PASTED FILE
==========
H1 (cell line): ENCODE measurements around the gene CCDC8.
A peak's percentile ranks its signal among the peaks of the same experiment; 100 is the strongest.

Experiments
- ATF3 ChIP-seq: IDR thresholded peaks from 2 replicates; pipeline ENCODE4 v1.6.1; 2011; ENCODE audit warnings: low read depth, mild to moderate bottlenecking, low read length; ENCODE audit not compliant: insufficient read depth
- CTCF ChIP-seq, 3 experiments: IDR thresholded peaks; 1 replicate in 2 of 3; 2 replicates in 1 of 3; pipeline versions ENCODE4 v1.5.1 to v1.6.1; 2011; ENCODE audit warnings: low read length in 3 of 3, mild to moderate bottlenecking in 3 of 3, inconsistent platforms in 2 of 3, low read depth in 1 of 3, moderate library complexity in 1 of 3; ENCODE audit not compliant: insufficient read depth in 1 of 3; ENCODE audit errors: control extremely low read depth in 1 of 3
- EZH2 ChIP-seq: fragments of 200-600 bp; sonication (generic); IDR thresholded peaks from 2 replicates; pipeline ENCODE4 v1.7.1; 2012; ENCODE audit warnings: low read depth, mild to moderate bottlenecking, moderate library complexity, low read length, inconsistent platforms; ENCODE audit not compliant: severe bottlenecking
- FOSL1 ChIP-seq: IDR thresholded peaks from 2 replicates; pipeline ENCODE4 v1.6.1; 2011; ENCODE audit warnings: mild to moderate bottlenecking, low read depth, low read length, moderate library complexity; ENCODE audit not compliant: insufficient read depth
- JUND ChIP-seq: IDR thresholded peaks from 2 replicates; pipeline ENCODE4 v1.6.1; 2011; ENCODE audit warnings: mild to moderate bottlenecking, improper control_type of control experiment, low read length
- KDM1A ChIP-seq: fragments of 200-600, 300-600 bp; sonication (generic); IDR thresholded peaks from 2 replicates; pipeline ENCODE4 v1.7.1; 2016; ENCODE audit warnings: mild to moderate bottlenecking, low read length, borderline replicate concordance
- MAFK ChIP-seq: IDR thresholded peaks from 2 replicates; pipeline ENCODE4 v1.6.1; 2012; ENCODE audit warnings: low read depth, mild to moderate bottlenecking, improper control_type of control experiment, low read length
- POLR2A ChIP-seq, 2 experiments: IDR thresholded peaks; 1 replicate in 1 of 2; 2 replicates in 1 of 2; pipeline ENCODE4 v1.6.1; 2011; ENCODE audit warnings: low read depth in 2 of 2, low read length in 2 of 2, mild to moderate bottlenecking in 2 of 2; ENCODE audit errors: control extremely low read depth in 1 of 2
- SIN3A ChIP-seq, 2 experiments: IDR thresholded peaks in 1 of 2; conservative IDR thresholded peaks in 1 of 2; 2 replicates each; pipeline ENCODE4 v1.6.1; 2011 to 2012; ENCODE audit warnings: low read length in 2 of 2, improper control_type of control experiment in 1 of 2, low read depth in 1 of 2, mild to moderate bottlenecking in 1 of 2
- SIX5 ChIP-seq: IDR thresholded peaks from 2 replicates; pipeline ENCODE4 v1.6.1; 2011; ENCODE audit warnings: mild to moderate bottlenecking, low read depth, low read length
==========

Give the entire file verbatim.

H1 (cell line): ENCODE measurements around the gene CCDC8.
A peak's percentile ranks its signal among the peaks of the same experiment; 100 is the strongest.

Experiments
- ATF3 ChIP-seq: IDR thresholded peaks from 2 replicates; pipeline ENCODE4 v1.6.1; 2011; ENCODE audit warnings: low read depth, mild to moderate bottlenecking, low read length; ENCODE audit not compliant: insufficient read depth
- CTCF ChIP-seq, 3 experiments: IDR thresholded peaks; 1 replicate in 2 of 3; 2 replicates in 1 of 3; pipeline versions ENCODE4 v1.5.1 to v1.6.1; 2011; ENCODE audit warnings: low read length in 3 of 3, mild to moderate bottlenecking in 3 of 3, inconsistent platforms in 2 of 3, low read depth in 1 of 3, moderate library complexity in 1 of 3; ENCODE audit not compliant: insufficient read depth in 1 of 3; ENCODE audit errors: control extremely low read depth in 1 of 3
- EZH2 ChIP-seq: fragments of 200-600 bp; sonication (generic); IDR thresholded peaks from 2 replicates; pipeline ENCODE4 v1.7.1; 2012; ENCODE audit warnings: low read depth, mild to moderate bottlenecking, moderate library complexity, low read length, inconsistent platforms; ENCODE audit not compliant: severe bottlenecking
- FOSL1 ChIP-seq: IDR thresholded peaks from 2 replicates; pipeline ENCODE4 v1.6.1; 2011; ENCODE audit warnings: mild to moderate bottlenecking, low read depth, low read length, moderate library complexity; ENCODE audit not compliant: insufficient read depth
- JUND ChIP-seq: IDR thresholded peaks from 2 replicates; pipeline ENCODE4 v1.6.1; 2011; ENCODE audit warnings: mild to moderate bottlenecking, improper control_type of control experiment, low read length
- KDM1A ChIP-seq: fragments of 200-600, 300-600 bp; sonication (generic); IDR thresholded peaks from 2 replicates; pipeline ENCODE4 v1.7.1; 2016; ENCODE audit warnings: mild to moderate bottlenecking, low read length, borderline replicate concordance
- MAFK ChIP-seq: IDR thresholded peaks from 2 replicates; pipeline ENCODE4 v1.6.1; 2012; ENCODE audit warnings: low read depth, mild to moderate bottlenecking, improper control_type of control experiment, low read length
- POLR2A ChIP-seq, 2 experiments: IDR thresholded peaks; 1 replicate in 1 of 2; 2 replicates in 1 of 2; pipeline ENCODE4 v1.6.1; 2011; ENCODE audit warnings: low read depth in 2 of 2, low read length in 2 of 2, mild to moderate bottlenecking in 2 of 2; ENCODE audit errors: control extremely low read depth in 1 of 2
- SIN3A ChIP-seq, 2 experiments: IDR thresholded peaks in 1 of 2; conservative IDR thresholded peaks in 1 of 2; 2 replicates each; pipeline ENCODE4 v1.6.1; 2011 to 2012; ENCODE audit warnings: low read length in 2 of 2, improper control_type of control experiment in 1 of 2, low read depth in 1 of 2, mild to moderate bottlenecking in 1 of 2
- SIX5 ChIP-seq: IDR thresholded peaks from 2 replicates; pipeline ENCODE4 v1.6.1; 2011; ENCODE audit warnings: mild to moderate bottlenecking, low read depth, low read length